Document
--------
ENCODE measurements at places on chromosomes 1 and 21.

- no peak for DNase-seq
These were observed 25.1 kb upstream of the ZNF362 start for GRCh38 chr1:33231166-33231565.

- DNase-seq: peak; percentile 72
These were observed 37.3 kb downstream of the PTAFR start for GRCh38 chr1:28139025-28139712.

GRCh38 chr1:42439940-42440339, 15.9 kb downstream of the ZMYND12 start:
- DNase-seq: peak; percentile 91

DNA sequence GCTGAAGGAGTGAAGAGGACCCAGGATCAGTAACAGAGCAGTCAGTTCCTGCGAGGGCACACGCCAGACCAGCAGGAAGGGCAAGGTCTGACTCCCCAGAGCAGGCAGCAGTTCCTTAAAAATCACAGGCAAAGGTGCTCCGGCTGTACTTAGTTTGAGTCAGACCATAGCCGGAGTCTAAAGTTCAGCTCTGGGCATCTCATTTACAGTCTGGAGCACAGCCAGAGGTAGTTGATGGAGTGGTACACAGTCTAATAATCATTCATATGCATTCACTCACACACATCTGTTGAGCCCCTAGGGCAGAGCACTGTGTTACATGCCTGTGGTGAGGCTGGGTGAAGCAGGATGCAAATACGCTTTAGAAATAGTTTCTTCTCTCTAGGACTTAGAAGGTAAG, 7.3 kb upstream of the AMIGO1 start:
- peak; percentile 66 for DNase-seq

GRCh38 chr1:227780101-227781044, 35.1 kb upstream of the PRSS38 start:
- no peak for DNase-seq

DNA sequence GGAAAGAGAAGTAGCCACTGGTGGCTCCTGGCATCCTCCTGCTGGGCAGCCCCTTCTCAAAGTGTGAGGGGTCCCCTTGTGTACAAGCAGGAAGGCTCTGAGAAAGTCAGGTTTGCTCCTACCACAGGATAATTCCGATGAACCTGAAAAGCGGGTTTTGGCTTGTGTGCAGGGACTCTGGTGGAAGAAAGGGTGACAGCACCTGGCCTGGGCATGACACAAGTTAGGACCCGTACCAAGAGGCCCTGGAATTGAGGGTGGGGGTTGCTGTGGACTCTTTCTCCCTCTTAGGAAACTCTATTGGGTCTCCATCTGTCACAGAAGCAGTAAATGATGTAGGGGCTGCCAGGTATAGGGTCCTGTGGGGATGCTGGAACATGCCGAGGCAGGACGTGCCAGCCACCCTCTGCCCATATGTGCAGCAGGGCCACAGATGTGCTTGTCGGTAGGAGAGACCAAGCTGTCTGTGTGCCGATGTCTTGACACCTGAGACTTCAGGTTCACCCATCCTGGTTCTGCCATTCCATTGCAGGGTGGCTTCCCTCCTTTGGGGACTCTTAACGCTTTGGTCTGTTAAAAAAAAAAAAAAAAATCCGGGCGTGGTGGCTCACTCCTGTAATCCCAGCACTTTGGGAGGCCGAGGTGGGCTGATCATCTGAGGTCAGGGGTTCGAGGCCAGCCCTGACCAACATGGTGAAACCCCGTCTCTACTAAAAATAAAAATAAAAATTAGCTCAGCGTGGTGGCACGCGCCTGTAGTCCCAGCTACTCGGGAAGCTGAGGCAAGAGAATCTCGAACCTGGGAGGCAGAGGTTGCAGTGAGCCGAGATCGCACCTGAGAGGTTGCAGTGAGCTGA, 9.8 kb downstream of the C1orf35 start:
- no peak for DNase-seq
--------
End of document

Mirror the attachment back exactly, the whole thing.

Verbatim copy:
ENCODE measurements at places on chromosomes 1 and 21.

- no peak for DNase-seq
These were observed 25.1 kb upstream of the ZNF362 start for GRCh38 chr1:33231166-33231565.

- DNase-seq: peak; percentile 72
These were observed 37.3 kb downstream of the PTAFR start for GRCh38 chr1:28139025-28139712.

GRCh38 chr1:42439940-42440339, 15.9 kb downstream of the ZMYND12 start:
- DNase-seq: peak; percentile 91

DNA sequence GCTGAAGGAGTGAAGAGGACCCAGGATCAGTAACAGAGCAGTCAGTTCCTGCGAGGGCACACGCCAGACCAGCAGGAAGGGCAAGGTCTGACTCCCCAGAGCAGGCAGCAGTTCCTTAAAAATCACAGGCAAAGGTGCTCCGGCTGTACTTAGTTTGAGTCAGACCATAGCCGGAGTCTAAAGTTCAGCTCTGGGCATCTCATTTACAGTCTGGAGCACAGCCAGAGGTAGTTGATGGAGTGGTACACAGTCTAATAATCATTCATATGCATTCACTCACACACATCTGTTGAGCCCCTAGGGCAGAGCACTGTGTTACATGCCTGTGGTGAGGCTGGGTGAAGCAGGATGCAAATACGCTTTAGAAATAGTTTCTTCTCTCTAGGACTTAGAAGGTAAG, 7.3 kb upstream of the AMIGO1 start:
- peak; percentile 66 for DNase-seq

GRCh38 chr1:227780101-227781044, 35.1 kb upstream of the PRSS38 start:
- no peak for DNase-seq

DNA sequence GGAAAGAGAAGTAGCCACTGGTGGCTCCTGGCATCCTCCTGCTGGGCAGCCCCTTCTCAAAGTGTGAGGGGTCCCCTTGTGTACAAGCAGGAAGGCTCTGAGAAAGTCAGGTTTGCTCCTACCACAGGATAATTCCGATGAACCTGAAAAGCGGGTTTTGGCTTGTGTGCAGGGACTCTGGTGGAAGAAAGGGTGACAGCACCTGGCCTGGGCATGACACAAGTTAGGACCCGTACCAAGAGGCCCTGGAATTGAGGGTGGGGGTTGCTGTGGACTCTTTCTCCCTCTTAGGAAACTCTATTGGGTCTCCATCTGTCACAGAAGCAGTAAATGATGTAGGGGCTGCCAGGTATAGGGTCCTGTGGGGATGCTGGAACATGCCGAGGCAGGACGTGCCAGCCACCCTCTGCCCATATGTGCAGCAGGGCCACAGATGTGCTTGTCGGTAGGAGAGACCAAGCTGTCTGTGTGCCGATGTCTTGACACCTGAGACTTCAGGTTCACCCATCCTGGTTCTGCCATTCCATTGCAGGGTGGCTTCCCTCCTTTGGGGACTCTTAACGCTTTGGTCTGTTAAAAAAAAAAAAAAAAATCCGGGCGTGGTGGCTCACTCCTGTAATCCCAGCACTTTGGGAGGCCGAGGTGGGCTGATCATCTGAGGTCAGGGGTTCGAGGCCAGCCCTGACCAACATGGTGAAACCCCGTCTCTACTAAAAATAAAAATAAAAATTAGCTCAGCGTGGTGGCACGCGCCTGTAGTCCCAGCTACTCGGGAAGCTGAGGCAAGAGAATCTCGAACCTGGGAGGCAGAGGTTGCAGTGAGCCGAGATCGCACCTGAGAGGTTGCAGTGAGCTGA, 9.8 kb downstream of the C1orf35 start:
- no peak for DNase-seq